After half an hour, they still have not reappeared. Of course, most people linger over the tower. There are so many fascinating views. You can peer through to the interior of the Cathedral, get vertigo looking down at the flying buttresses and see all the carvings close up, marvelling at how stone can be delicate as lace. Many couples stop to scratch in their names and a date. That annoys Frère Laurent. The medieval masons were content to remain unnamed, leaving as their mark collective, un-attributed beauties. These tourists must needs tell you that they, personally, Were Here in disfiguring letters that damage the building. He decides to follow the pair up the tower. He climbs quickly, puffing for breath - it is incredibly hot for April - and he catches sight of them on a circular walkway right near the top. They are looking across to the other tower, perfectly still in the shimmering heat.

Then they disappear.

Frère Laurent blinks. He was not imagining it and they could not have simply slipped behind a pillar. He definitely saw them in front of one that, progressively, grew more visible as the two became translucent and vanished. He flops against the parapet. He has never been one of those 'religieux' who are subject to visions, and he has no intention of starting now. He grips the stone firmly, as if to reassure himself that he is solid - and notices something odd.

The ledge he is touching usually bears a particularly inept incision telling us that Jean-Pierre and Marie-Celeste were there in 1973. Now, instead, the same legend is carved in tiny gothic script, and the original graffiti nowhere to be seen. Frère Laurent spends the next hour missing lunch and checking the graffiti up and down the deserted tower. Nothing has been effaced, but every recorded presence changed to that same, delicate carving. There is one that is new. Lined up under an especially diabolical gargoyle he finds a minuscule rectangle, like the letter of an illuminated manuscript. It contains an ingeniously rendered lion and snake over the year : 2000 AD.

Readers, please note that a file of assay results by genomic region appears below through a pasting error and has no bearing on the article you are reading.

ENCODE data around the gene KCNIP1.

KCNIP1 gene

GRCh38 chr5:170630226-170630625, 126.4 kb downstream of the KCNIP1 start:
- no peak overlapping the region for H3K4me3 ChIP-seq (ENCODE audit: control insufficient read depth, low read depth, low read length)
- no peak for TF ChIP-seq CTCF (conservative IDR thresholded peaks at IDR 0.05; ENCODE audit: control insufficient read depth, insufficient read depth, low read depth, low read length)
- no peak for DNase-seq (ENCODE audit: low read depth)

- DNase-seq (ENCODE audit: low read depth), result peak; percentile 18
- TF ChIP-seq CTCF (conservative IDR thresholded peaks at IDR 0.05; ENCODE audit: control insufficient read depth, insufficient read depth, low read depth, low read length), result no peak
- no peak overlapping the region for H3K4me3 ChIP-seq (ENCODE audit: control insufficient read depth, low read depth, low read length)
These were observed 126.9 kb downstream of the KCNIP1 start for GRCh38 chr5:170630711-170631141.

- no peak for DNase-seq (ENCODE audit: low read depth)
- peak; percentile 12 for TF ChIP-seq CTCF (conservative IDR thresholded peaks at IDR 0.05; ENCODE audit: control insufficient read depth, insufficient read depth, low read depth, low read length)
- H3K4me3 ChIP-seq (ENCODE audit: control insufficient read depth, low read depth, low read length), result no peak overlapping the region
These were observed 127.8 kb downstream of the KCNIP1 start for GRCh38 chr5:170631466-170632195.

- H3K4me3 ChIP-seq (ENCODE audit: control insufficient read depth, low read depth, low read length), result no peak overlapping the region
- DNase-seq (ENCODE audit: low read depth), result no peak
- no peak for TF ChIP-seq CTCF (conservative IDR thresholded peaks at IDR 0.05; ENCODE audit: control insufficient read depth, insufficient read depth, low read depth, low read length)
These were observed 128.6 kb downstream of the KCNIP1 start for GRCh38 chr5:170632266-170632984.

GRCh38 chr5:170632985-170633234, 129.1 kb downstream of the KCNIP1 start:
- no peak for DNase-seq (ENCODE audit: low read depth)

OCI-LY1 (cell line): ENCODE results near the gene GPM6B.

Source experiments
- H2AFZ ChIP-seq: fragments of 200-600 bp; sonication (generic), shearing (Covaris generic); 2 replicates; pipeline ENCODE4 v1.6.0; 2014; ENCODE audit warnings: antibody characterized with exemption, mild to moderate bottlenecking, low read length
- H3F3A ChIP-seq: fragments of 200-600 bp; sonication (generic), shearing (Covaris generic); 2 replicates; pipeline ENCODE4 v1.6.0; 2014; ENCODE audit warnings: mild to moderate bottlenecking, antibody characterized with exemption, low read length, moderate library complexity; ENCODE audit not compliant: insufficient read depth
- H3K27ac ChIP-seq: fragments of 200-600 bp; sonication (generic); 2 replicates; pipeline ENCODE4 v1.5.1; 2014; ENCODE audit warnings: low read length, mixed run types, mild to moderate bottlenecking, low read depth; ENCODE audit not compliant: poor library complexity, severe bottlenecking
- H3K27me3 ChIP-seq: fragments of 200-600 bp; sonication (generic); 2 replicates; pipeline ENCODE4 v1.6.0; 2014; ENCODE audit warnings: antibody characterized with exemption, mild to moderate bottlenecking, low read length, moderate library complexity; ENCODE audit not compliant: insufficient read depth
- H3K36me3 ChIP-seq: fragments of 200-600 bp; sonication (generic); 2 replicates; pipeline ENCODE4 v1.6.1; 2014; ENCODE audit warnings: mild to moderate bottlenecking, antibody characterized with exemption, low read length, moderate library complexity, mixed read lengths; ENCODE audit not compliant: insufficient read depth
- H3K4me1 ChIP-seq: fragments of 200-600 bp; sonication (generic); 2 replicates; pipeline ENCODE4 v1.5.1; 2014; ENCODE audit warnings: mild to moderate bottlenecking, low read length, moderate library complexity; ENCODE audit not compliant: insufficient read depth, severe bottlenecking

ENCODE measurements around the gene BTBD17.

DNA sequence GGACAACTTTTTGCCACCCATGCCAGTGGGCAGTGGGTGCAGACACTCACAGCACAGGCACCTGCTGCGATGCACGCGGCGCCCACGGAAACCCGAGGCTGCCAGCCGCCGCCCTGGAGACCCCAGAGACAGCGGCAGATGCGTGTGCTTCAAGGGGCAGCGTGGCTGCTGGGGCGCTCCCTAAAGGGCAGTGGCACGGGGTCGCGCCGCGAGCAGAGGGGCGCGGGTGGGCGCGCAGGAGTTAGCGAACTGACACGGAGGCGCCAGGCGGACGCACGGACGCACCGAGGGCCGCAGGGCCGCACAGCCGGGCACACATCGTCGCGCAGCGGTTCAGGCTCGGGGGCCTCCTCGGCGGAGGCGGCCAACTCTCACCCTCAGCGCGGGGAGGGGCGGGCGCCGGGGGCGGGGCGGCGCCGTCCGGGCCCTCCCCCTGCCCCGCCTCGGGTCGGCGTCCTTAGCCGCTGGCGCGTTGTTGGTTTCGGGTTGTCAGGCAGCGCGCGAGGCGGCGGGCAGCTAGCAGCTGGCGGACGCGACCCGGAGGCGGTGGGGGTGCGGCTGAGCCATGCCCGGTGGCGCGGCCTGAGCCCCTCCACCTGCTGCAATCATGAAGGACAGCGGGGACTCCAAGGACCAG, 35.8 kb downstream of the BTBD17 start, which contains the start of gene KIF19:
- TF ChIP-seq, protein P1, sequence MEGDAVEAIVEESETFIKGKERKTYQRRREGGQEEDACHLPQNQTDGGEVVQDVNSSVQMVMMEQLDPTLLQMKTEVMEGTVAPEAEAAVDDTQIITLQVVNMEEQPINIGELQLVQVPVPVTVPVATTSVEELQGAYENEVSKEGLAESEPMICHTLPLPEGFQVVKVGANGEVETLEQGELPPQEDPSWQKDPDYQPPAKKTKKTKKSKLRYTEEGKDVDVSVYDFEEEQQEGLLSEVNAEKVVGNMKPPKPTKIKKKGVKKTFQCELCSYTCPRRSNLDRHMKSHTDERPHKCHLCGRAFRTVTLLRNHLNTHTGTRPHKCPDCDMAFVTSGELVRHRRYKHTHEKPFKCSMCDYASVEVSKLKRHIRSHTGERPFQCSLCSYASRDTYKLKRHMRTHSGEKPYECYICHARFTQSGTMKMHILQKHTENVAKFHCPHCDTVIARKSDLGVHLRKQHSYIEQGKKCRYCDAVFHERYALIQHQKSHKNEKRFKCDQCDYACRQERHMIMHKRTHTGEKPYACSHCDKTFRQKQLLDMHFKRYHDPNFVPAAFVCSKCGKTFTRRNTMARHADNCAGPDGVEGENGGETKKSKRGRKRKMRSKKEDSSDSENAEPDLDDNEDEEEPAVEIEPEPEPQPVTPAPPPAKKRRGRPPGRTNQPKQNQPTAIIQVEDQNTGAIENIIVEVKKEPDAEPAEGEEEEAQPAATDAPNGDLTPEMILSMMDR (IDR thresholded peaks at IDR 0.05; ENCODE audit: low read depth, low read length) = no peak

There is only one explanation. He knows the transformations have only just appeared - he walks up the tower every morning for exercise, and would have noticed. No ordinary human beings could have chiselled all those names so perfectly in under an hour.


Frère Laurent is not unduly perturbed. He knows of these things, and credits their existence just as he credits the existence, somewhere, of angels (though he's never met one personally.) Besides, this is definitely not magie noire. Quite the opposite : a modest, minor, considerate miracle. Why, if the two were to reappear in the Cathedral right now, he would personally go and Bless them. It has been a year of minor miracles; or rather, since last June, a period in which a series of evils evaporated, just like that. He remembers Easter '99 with a shudder. Even taking into account the notorious incompetence of the French police, there had been an unprecedented number of unsolved murders, rapes and possible suicides. In the confession box people had whispered to him continually of nightmares, of sick fantasies they never knew they had in them, and how they recurred no matter how many beads they counted off on their rosaries. Then it had all stopped; and every ordinary, happy event had taken on the aspect of enchantment. He can't help connecting, somehow, the cessation of unexplained terror with the unexplained presence of these two sorcerers.